Global health experts question sub-Saharan cancer data

Cancer data compiled by the World Health Organisation's (WHO) GLOBOCAN project has huge global influence and is used by Governments and international NGOs to determine health and funding priorities in sub-Saharan Africa.

Cancer screening concerns about people with intellectual and developmental disabilities

According to new research, adults in Ontario with intellectual and developmental disabilities (IDD) are significantly less likely to be screened for colorectal cancer than the general population.

Hélène Ouellette-Kuntz, a Queen's researcher and lead author on the first study of its kind, found that Ontarians with IDD, such as autism and Down syndrome, were almost twice as likely to not be up-to-date with colorectal tests when compared to Ontarians without IDD.

Screening for diabetes at dental visits using oral blood

It is estimated that 8.1 million of the 29.1 million Americans living with diabetes are undiagnosed and many who have diabetes have poor glycemic control. Given that each year many Americans visit a dental provider but not a primary care provider, dental visits may be an opportune site for diabetes screening and monitoring glucose control for many at-risk patients.

Can coffee reduce your risk of MS?

Drinking coffee may be associated with a lower risk of developing multiple sclerosis (MS), according to a study released today that will be presented at the American Academy of Neurology's 67th Annual Meeting in Washington, DC, April 18 to 25, 2015.

Statin use associated with reduced risk of liver cancer

In a nested-case control study of individuals living in the UK, a part of the world with a relatively low incidence of liver cancer, statin use is associated with a decreased risk of liver cancer, according to a new study published February 26 in the JNCI: Journal of the National Cancer Institute.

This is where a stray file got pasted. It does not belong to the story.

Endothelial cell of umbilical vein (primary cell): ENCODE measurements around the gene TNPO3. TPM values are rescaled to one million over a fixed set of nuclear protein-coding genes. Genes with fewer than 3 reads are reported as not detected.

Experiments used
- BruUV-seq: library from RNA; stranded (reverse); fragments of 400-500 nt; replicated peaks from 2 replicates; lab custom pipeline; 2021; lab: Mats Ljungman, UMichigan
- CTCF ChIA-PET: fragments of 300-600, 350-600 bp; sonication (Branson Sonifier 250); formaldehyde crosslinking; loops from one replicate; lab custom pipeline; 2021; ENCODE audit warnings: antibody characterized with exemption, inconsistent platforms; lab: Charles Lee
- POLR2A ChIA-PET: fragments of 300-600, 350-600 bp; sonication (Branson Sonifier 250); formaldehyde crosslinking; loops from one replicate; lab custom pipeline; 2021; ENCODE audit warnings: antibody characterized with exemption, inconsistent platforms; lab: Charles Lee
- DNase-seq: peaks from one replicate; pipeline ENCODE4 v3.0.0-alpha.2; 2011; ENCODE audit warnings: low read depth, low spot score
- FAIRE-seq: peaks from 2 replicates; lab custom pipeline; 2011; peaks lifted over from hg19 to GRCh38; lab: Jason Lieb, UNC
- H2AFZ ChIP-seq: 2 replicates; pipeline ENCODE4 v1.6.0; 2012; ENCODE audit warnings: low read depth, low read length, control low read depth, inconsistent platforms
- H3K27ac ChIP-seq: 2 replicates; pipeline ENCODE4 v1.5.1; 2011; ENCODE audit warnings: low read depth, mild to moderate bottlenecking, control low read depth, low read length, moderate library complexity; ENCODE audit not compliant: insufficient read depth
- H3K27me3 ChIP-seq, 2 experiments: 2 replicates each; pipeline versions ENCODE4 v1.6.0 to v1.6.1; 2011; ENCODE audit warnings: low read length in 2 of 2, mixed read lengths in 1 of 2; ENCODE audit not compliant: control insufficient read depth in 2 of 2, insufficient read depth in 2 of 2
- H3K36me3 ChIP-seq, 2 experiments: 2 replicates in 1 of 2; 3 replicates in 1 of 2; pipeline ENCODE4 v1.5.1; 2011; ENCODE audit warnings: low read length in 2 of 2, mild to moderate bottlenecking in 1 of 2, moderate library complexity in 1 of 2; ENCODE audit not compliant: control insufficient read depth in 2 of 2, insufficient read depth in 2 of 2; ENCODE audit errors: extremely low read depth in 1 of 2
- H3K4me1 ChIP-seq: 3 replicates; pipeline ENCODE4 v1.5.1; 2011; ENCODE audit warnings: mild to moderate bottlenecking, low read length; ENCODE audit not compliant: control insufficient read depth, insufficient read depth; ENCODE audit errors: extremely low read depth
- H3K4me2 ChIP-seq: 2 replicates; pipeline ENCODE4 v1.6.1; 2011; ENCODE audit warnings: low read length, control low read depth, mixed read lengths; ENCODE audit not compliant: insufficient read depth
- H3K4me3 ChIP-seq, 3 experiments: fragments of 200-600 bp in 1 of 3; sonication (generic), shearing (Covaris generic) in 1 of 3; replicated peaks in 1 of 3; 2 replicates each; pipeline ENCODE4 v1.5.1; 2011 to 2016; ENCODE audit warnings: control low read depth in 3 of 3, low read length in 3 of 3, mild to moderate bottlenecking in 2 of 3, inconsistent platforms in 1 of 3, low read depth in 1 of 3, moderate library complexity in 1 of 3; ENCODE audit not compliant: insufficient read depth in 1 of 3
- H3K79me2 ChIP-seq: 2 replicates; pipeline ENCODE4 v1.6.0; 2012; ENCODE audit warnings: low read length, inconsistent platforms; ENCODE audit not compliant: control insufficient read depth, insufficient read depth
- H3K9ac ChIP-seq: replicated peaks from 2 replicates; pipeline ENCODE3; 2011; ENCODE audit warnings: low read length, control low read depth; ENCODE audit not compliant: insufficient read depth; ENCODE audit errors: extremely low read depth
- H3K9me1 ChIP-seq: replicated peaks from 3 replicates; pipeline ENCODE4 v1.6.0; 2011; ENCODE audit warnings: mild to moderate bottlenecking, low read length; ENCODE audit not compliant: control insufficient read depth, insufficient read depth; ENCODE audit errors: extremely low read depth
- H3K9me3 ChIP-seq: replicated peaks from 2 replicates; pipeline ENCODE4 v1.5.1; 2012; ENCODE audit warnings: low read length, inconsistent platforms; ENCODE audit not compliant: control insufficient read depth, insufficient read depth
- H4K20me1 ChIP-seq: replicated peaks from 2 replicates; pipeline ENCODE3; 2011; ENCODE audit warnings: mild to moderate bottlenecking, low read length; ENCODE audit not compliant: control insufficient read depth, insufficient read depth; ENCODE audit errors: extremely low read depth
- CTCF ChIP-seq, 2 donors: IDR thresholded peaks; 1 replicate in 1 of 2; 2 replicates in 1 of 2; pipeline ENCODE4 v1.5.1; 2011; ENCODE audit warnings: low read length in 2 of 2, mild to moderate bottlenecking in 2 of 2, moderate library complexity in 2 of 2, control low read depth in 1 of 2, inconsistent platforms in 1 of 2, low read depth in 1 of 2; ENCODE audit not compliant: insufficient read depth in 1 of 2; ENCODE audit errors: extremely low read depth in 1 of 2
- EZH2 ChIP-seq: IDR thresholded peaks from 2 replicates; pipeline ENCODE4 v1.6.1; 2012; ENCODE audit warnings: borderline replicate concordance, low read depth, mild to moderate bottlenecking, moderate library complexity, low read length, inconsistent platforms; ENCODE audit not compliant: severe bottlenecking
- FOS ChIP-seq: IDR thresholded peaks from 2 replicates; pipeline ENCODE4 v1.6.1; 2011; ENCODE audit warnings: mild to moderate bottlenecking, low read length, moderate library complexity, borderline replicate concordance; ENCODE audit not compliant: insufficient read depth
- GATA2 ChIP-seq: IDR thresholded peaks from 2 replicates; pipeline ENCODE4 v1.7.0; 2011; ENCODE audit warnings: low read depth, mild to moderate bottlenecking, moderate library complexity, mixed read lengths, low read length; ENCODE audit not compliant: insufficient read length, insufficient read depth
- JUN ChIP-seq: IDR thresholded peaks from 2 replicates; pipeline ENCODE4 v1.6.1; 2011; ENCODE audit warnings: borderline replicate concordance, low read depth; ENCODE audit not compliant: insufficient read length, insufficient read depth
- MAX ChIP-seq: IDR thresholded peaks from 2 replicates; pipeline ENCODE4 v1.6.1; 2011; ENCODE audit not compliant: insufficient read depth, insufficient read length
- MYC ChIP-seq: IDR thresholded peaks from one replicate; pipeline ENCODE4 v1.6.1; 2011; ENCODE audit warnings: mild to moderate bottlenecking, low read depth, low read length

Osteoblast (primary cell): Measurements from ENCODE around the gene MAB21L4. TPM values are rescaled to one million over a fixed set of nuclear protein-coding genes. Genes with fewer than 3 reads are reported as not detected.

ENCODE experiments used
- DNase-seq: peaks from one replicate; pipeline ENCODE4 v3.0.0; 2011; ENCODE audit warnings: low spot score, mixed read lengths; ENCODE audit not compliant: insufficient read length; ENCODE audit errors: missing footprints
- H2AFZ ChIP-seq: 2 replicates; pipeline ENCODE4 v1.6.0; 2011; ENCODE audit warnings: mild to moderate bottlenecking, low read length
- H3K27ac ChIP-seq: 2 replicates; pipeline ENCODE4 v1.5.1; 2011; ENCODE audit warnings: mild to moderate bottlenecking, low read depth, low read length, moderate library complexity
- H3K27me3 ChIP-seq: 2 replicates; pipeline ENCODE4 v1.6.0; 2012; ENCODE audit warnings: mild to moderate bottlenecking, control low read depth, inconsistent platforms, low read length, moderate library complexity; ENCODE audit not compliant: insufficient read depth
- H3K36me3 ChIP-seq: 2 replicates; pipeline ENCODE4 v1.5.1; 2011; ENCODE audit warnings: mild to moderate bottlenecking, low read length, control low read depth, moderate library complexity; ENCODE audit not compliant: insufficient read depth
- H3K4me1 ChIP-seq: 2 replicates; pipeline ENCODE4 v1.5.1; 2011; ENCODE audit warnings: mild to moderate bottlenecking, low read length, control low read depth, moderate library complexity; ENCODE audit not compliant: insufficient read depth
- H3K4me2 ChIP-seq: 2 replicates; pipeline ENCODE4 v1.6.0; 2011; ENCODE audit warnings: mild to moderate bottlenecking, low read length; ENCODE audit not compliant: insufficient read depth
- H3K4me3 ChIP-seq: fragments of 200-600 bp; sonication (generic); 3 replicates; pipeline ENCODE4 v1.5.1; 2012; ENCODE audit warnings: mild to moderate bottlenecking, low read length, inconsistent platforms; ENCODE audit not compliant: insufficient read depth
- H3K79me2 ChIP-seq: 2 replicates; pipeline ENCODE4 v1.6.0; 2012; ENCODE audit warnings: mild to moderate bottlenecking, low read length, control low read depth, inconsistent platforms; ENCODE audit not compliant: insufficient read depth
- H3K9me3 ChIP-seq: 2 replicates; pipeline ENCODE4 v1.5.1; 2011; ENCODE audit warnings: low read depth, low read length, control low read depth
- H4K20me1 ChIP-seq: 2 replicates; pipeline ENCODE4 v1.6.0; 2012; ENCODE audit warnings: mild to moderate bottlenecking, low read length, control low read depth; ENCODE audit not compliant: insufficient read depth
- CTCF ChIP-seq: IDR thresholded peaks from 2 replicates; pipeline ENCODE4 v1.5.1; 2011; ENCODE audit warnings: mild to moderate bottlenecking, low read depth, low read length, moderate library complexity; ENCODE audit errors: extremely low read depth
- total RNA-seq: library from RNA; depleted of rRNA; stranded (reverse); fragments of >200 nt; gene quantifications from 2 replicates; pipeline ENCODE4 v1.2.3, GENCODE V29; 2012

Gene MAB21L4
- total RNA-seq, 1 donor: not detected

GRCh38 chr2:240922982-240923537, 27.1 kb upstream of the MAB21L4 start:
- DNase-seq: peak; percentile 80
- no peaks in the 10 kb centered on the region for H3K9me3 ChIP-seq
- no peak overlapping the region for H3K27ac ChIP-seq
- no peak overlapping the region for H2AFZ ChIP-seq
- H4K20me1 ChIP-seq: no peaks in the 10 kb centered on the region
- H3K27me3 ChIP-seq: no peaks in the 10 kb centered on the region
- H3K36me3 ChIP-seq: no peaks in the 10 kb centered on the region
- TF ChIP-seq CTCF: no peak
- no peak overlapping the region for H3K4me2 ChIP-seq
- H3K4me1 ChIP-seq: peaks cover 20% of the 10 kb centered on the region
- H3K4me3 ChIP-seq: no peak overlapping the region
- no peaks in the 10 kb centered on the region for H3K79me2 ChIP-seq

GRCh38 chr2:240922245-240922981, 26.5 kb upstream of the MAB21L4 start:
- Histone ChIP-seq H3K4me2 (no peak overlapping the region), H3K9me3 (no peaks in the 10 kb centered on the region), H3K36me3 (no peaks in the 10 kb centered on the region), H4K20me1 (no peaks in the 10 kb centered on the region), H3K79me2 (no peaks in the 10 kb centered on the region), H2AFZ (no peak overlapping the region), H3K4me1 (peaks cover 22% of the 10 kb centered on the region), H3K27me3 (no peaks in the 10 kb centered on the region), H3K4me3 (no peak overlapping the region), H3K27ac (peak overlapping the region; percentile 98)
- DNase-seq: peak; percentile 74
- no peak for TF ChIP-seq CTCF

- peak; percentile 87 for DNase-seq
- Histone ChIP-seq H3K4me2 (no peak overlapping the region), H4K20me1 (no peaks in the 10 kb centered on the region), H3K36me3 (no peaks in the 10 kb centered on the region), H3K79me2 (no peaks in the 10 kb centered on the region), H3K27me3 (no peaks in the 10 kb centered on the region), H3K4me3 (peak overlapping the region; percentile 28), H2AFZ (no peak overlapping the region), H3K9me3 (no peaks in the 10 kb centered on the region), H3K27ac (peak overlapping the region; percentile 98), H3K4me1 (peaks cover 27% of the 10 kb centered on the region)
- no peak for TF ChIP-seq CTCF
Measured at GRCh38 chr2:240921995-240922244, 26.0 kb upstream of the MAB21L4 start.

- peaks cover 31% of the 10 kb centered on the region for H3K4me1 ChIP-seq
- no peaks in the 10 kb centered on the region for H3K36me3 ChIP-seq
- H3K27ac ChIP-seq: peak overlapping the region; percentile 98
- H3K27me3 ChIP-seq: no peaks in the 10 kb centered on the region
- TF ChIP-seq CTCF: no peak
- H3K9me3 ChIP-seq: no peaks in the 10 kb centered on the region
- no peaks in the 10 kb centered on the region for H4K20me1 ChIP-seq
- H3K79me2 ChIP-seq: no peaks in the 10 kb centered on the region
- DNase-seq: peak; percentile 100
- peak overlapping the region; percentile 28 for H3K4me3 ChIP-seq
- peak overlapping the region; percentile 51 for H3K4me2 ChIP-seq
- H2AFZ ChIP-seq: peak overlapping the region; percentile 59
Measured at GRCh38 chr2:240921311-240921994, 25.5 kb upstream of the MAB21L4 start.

Why debunked autism treatment fads persist

The communication struggles of children with autism spectrum disorder can drive parents and educators to try anything to understand their thoughts, needs and wants. Unfortunately, specialists in psychology and communication disorders do not always communicate the latest science so well.

These factors make the autism community especially vulnerable to interventions and "therapies" that have been thoroughly discredited, says Scott Lilienfeld, a psychologist at Emory University.

Research shows Asian herb holds promise as treatment for Ebola virus disease

New research that focuses on the mechanism by which Ebola virus infects a cell and the discovery of a promising drug therapy candidate is being published February 27, 2015, in the journal Science. Dr. Robert Davey, scientist and Ewing Halsell Scholar in the Department of Immunology and Virology at Texas Biomedical Research Institute announced today that a small molecule called Tetrandrine derived from an Asian herb has shown to be a potent small molecule inhibiting infection of human white blood cells in vitro or petri dish experiments and prevented Ebola virus disease in mice.

Persistent insomnia and increased mortality risk

A connection between persistent insomnia and increased inflammation and mortality has been identified by a group of researchers from the University of Arizona. Their study, published in The American Journal of Medicine, found that people who suffer from persistent insomnia are at greater risk than those who experience intermittent insomnia.

Marshaling the body's natural defense against psoriasis

A three-character code brings relief to patients with psoriasis and sheds light on complex immunoregulation processes: IL-4, an abbreviation for the endogenous signaling molecule Interleukin 4. The substance's ability to inhibit inflammation is well known, but its mechanism of action was not fully understood. Scientists from the Technische Universität München (TUM) and the University of Tübingen have now shown in an animal model and in a study on patients exactly how IL-4 helps against psoriasis at the molecular level and the important role it plays in our immune system.

Research suggests anesthetics could have long-term impact on children's brains

A group of anesthesiologists and toxicologists today issued a caution to parents and health care professionals about the use of general anesthetics in children.